This time last year, over 98 per cent of Hungarians voted to reject EU migrant quotas. Though the turnout was not high enough to validate the vote – twelve months on, the wave of anti-immigration and anti-refugee sentiment in Eastern Europe continues.

Alongside Hungary, Poland, Slovakia and the Czech Republic are battling with the EU over migrant quotas. The European Commission is attempting to force states to accept a share of around 160,000 migrants as part of Europe-wide ‘relocation and resettlement program’. The move is designed to distribute migrants more evenly across Europe, easing the burden on larger states, such as France, Germany and Italy.

The Eastern European nations lost their case at the European Court of Justice (ECJ) on September 6, with the court ruling that they must take the set quota of migrants. Their response has been fiery. The Hungarian Government, led by Victor Orban, decried the decision using typically strident language, with Foreign Minister Péter Szijjártó calling the decision “outrageous and irresponsible”, before adding that “politics has raped European law.” The Polish Prime Minister has openly attacked the European Commission, calling the potential EU fines and possible legal penalties “blackmail”. Hungary has closed its borders, stating it will not be allowing any migrants to pass through or let alone accepting a quota of migrants. The Czech Interior Minister accused the EU of “putting its head in the sand”.

The perception of these countries is that Merkel’s Germany committed a supranational act by proclaiming that Syrian refugees could come and reside in her country – an act which, as Germany is the union’s leading light, the EU was bound to follow. This was not well received to the east of Berlin. The protesting nations perceive the migrant flow (often penetrating up to six borders of other EU states in order to get to the safe haven of Germany) to include a large number of opportunistic people, unconnected to the Syrian Civil War or other conflicts.

The encouragement of this migration flow, many Eurosceptics argue, has affected the sovereignty of national borders. “The whole issue raises a very serious question of principles: whether we are an alliance of European free nations with the Commission representing our joint interests, or a European empire which has its centre in Brussels and which can issue orders” said Hungarian leader Victor Orban following the ECJ ruling.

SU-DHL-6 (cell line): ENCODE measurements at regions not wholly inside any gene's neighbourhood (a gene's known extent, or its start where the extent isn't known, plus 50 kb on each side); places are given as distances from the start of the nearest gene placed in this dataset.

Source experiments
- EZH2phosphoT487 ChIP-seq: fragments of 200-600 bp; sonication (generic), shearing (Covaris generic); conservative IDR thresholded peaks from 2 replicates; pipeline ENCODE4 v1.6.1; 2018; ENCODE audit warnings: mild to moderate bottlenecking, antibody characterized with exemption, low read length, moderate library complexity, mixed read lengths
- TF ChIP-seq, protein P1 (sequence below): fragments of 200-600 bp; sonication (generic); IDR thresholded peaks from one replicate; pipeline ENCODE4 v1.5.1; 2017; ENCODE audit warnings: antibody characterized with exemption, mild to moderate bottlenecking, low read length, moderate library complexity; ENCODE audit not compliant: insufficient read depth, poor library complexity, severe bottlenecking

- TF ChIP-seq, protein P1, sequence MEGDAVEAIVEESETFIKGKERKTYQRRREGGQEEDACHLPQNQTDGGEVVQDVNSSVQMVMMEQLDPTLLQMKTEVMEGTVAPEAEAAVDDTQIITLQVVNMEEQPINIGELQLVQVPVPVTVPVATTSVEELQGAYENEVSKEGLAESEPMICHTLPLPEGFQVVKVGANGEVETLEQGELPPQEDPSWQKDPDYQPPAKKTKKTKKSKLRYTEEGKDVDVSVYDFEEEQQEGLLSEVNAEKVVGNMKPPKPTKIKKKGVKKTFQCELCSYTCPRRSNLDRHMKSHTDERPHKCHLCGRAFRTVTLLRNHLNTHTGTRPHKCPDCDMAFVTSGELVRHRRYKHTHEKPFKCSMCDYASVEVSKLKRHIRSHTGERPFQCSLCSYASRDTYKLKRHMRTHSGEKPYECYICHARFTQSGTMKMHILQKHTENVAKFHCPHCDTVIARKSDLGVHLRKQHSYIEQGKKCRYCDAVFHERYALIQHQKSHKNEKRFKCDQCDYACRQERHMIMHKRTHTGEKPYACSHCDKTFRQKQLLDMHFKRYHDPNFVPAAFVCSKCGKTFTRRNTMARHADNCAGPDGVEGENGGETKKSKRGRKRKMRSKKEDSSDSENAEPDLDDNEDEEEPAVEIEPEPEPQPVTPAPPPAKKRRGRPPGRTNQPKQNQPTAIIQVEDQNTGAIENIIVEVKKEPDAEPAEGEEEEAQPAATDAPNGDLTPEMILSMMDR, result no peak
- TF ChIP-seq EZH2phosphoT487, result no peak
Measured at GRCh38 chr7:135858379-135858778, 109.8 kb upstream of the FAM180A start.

Yet again the issue of immigration – which characterised much of the Brexit debate – is bringing the EU to a crossroads. From the Commission’s point of view, member states must do their fair share: being part of the club obligates them to take part in blanket policies. Yet the parliaments of the Eastern European countries have to answer to their electorates, with each of the country’s populace seemingly united behind opposing the program.

But the objecting states also seem to be suffering from a bout of cognitive dissonance. All four have populations which by and large want to stay in the EU. One of the most vehemently opposed to this migrant quota debacle is Poland, whose people – by the overwhelming majority of 72% – wish to remain a member.

The Eastern European critics of the programme are concerned about the potential for failure. In Germany, some statistics suggest that of the one million migrants that arrived last year, less than 1% have skilled jobs. Of migrants classed as unskilled labourers, 13% have found jobs since arriving. But the situation is not black and white. Last year analysis by HSBC economists suggested that refugees and migrants are not necessarily bad news for the German economy: although the European refugee crisis costs the government an estimated 0.7% of GDP, it also generates an additional 0.4%.

Vigorous opposition to the quotas from the East stems from a combination of economic fears, a perception of Muslim migrants and refugees as a security threat, fear of identity loss, a fierce patriotic nationalism and inexperience. But member states opposed to the relocation and resettlement program must decide whether the benefits of European membership are worth the loss of governing their borders. And their hand may be forced soon; the EU does not take kindly to disobedience.